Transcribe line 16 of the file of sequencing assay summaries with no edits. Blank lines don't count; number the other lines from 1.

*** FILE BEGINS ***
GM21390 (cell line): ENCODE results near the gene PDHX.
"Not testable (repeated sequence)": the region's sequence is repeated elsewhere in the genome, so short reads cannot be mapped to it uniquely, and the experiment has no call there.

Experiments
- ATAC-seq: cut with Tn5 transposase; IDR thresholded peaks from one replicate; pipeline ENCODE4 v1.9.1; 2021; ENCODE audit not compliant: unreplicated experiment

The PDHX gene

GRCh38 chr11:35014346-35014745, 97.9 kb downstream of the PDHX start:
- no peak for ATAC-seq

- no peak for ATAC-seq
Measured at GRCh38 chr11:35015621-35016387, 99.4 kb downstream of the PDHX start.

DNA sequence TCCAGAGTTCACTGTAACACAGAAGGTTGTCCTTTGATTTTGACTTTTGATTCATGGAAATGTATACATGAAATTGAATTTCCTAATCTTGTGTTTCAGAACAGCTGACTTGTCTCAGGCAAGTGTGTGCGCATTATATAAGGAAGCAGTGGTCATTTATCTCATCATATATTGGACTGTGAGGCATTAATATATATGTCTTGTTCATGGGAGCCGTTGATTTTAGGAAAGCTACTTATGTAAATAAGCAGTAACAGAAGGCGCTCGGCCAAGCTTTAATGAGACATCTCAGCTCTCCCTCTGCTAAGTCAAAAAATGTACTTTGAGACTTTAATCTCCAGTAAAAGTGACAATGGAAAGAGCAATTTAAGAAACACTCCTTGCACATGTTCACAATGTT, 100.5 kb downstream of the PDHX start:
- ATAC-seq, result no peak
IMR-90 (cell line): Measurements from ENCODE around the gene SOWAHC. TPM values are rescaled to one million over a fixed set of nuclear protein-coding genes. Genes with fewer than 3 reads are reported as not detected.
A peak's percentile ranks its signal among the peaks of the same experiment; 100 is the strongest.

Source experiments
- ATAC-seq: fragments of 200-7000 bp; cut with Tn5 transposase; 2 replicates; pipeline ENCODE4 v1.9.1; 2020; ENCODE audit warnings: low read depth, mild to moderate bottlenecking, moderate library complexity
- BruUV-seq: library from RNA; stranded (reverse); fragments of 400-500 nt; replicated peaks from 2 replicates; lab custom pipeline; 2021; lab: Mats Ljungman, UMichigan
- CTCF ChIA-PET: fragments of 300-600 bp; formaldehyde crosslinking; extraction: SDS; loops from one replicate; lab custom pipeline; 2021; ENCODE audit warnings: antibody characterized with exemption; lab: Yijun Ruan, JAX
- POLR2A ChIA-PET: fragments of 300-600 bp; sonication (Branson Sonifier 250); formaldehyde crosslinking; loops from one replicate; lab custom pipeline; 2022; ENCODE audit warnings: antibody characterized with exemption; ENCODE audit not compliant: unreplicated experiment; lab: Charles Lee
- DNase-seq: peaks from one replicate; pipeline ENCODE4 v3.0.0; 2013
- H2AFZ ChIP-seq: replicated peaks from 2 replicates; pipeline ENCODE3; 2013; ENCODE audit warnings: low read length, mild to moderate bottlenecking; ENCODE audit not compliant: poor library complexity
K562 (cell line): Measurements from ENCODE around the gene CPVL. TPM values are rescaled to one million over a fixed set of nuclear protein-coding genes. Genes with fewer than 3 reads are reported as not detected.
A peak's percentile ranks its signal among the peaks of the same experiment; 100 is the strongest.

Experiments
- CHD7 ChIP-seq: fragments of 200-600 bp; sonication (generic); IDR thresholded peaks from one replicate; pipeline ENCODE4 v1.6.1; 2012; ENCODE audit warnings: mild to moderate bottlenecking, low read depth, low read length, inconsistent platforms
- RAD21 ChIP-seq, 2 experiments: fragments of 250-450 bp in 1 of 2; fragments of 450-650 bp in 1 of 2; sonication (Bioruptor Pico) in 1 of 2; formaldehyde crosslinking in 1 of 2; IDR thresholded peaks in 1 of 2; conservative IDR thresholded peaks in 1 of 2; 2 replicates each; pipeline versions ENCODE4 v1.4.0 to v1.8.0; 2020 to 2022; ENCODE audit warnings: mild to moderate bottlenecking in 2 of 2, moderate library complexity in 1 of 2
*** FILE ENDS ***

- BruUV-seq: library from RNA; stranded (reverse); fragments of 400-500 nt; replicated peaks from 2 replicates; lab custom pipeline; 2021; lab: Mats Ljungman, UMichigan